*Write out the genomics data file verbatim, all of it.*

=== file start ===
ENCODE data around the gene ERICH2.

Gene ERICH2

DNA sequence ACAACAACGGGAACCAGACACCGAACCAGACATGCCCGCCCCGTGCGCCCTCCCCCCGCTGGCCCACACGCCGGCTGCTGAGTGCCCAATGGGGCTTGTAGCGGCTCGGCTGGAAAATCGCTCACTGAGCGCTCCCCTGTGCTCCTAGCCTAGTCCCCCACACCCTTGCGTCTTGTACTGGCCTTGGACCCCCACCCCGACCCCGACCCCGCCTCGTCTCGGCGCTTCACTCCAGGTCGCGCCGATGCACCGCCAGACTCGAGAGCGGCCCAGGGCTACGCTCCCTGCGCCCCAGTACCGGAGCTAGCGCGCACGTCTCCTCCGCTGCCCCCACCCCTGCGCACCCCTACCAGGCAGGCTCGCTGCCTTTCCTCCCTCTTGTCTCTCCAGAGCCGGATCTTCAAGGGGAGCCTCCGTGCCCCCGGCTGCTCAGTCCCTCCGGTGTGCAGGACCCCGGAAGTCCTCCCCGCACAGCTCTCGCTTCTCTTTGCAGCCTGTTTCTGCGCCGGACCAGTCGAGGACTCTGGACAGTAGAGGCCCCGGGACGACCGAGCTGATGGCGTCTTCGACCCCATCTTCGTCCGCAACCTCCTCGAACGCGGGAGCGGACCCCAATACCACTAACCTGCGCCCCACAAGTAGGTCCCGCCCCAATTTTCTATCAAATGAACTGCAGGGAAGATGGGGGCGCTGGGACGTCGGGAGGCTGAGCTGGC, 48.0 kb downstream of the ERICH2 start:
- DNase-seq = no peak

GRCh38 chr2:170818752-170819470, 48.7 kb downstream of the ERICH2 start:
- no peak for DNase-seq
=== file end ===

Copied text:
ENCODE data around the gene ERICH2.

Gene ERICH2

DNA sequence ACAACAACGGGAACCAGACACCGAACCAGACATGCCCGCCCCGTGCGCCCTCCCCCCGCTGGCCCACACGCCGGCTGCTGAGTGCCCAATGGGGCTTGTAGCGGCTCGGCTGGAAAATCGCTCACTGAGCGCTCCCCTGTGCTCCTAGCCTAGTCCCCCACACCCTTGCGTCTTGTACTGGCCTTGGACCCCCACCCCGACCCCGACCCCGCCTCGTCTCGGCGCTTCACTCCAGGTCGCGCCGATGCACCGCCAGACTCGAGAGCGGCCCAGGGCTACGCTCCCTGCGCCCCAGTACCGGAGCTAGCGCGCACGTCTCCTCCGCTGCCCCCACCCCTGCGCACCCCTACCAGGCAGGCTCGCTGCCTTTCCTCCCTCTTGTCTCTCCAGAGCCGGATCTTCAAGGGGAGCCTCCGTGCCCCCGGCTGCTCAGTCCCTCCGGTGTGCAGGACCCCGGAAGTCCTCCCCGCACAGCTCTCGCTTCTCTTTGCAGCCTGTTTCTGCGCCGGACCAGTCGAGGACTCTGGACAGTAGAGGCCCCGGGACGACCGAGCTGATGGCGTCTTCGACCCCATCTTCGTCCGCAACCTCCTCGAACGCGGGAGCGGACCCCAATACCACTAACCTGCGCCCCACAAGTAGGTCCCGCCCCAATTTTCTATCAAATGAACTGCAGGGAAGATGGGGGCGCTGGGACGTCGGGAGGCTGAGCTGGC, 48.0 kb downstream of the ERICH2 start:
- DNase-seq = no peak

GRCh38 chr2:170818752-170819470, 48.7 kb downstream of the ERICH2 start:
- no peak for DNase-seq